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Compare how the theme ‘passion’ is expressed by the poets Larkin and Plath

Passion is an integral theme demonstrated in several poems by Sylvia Plath and Philip Larkin through their conscience use of literary devices which are explored in a number of auxiliary themes. The variety in techniques used, in addition to their differing attitudes towards the subjects of their poems express dissimilar versions of passion; there is a contrast in the levels of passion displayed: In Larkin’s poetry, a deficiency in passion demonstrated frequently by his submissive, detached tone in relation to women, specifically through his continuous use of negative lexis. Within his poetry contains an enduring theme of his adverse attitude towards his opposite gender, alongside his inept approach to relating with them. Plath’s poetry on the other hand, holds a unique degree of angst; her tone is almost one of resilience in the respect of her determination for suicide. She expresses herself through her poetry with a harsh, personal, very honest communication concerning her subject matter; of which tend to consist repeatedly of her father, husband and battle with depression; these agonies within her life influence the effective, deeply sad, passionate poetry. Past experiences are the mother of the feelings represented and passion is something that is woven within Plath’s poetry naturally, accidently, and equivalent to Larkin, it is not necessarily through a positive approach. The passion or lack of it, displayed by the two poets is suggested to be influenced by their views on women, the past, and relationships.

Prior to Sylvia Plath’s suicide in 1963, she wrote the poem ‘Munich Mannequins’; ironically as the structure of the poem incorporates the theme of death deliberately. Within the poem, lexis is used to represent her passion for the rights of women and how she believes they are continuously mistreated subsequent as to how they are perceived as objects by men. The title ‘Munich Mannequins’ is a metaphor used to describe how she views women: symbolized and perfected as mannequins, which appear to her as perfect as they seem lifeless, thus unlike real women. Plath presents her feelings by envisaging perfection as anti-life and non-reproductive; exemplified in the simile ‘cold as snow breath’ which describes perfection as painful and restricting of the woman. However, also, this metaphor is a representation of what she views as the death of human beings, specifically women; a fervent interpretation in itself to express her attitude, regardless of the language she uses in the rest of the poem to explain her feelings towards the treatment of women by men, she portrays them as neglected and submissive. The repetition of the use of assonance in ‘blood,’ ‘flood,’ and ‘love’ along with the sibilance in ‘So, in their sulphur loveliness, in their smiles,’ creates the longing, mournful tone portraying Plath’s desire to be free of the restrictions she feels she, as a woman, is under because of the dismissive treatment she endures from the men in her life. The semantic field of death further reiterates her belief of the death of women and their state as mannequins.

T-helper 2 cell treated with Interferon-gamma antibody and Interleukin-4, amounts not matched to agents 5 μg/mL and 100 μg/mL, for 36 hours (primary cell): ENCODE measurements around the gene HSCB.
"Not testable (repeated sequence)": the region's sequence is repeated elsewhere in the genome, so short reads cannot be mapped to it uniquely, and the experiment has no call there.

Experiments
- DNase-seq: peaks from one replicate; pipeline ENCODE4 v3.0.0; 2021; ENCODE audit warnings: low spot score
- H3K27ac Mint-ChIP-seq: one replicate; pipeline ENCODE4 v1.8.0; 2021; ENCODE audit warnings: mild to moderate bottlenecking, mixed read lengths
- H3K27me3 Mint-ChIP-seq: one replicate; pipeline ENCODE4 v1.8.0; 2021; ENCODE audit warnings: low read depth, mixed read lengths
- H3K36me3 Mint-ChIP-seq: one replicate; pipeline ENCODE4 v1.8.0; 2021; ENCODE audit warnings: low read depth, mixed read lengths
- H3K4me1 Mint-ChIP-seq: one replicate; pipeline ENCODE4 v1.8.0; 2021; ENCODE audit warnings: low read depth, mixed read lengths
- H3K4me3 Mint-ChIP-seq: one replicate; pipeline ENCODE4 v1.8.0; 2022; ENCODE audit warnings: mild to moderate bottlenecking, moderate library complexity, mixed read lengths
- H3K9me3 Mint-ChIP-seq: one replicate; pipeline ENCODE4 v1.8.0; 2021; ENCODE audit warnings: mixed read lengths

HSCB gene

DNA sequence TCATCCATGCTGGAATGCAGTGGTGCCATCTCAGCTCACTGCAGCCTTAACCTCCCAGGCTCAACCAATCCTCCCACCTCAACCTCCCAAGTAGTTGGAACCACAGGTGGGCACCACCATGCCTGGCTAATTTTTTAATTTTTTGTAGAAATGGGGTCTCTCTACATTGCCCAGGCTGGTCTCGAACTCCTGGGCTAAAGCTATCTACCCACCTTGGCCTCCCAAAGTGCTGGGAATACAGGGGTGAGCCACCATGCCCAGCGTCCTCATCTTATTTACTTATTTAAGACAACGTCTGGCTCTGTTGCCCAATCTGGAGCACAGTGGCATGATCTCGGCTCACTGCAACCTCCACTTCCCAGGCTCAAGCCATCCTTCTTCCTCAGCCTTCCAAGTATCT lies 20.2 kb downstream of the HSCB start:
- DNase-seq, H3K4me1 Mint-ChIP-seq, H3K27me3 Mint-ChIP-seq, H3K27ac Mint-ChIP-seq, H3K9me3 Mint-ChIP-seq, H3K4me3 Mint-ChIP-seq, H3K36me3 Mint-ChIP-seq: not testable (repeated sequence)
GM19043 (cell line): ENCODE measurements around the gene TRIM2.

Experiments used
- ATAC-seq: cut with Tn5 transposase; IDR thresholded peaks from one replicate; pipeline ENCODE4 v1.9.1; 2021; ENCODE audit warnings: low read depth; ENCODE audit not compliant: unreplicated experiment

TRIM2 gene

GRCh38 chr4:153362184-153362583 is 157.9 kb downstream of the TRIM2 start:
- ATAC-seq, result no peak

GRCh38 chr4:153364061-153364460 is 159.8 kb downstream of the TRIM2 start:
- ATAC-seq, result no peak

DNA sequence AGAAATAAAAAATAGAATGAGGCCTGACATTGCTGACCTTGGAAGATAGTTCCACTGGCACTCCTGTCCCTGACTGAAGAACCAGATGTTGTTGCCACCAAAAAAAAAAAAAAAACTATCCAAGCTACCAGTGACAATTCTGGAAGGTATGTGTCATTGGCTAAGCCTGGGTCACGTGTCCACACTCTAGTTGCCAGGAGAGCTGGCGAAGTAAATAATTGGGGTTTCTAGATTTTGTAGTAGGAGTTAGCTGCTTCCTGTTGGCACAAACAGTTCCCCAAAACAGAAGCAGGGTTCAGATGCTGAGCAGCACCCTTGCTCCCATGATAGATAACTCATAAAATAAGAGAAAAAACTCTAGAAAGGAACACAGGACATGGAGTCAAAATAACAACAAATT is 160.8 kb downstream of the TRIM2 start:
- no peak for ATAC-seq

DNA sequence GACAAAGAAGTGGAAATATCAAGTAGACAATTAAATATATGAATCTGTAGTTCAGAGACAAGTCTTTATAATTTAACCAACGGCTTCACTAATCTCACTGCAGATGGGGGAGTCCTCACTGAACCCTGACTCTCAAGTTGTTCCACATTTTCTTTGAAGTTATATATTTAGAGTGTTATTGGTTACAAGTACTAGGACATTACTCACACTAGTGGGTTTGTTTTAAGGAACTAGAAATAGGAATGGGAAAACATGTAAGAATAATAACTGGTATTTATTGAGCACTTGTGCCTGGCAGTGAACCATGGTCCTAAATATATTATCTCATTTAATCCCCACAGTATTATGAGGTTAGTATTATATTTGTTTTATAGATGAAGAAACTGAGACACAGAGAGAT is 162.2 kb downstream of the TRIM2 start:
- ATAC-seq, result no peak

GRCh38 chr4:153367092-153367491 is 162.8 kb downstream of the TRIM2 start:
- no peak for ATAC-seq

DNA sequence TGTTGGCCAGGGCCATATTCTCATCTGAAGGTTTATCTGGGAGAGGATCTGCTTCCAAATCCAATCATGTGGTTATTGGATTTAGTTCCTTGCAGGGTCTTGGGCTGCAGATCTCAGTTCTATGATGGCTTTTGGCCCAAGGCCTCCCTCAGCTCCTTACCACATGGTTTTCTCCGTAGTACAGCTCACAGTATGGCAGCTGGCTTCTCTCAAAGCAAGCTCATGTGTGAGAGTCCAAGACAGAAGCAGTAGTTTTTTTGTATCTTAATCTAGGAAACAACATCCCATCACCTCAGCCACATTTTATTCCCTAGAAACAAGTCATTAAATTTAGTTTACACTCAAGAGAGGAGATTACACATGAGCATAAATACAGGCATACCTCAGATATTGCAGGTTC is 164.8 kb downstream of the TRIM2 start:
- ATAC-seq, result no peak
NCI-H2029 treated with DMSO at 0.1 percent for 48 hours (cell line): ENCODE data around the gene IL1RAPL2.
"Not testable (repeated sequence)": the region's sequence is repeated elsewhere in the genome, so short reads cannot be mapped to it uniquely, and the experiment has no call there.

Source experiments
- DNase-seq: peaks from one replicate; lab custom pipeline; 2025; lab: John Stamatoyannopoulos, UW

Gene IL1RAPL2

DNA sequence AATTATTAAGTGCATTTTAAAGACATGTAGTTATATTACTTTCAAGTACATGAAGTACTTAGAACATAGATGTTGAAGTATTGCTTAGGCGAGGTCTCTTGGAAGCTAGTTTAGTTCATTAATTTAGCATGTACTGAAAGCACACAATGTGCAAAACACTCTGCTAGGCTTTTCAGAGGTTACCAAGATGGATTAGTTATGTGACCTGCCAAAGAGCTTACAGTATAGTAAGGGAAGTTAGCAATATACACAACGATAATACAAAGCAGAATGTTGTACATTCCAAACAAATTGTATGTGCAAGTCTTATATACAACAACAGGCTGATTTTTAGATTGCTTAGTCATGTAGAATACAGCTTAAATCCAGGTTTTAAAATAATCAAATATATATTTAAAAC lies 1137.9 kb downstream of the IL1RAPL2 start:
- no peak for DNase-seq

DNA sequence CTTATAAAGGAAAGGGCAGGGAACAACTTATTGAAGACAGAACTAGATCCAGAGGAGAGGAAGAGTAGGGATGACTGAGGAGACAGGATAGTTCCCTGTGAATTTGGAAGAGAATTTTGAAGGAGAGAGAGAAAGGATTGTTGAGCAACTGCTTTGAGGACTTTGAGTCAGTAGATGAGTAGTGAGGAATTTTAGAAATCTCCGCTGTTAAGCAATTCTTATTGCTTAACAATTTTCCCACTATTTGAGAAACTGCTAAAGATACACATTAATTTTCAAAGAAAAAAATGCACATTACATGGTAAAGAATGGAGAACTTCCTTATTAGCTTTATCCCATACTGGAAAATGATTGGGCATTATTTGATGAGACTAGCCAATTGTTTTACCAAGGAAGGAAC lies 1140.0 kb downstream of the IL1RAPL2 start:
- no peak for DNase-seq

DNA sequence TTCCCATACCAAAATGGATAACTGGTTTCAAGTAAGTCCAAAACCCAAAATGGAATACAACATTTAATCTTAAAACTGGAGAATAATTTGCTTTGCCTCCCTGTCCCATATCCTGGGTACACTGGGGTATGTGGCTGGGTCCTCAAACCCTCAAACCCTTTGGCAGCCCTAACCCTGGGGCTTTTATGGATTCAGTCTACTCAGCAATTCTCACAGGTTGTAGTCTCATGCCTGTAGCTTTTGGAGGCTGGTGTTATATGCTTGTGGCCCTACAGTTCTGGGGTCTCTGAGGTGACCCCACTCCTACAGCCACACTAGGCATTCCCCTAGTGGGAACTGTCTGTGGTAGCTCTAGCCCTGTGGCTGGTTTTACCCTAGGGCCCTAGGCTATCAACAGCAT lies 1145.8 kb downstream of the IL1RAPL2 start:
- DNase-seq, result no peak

The first opening declarative ‘Perfection is terrible’ shows direct antithetical use of ‘perfection’ and ‘terrible’ contrasting effectively to clarify Plath’s opinion of how she believes women are identified by the world, especially men – perfection is a state almost impossible to obtain in all areas of life. The description relating to women characterises that of which she believes how hard women work at supplying the needs of their men and children and the labouring pain of it; they are suffering to build a ‘perfect’ family base. ‘It cannot have children… it tamps with the womb’ the semantic field of birth intercepted with negative lexis such as ‘cannot’ and ‘tamps’ set about an image of unachievable, miserable labour.

Larkin’s ‘Wild Oats’ display his extreme lack of passion...
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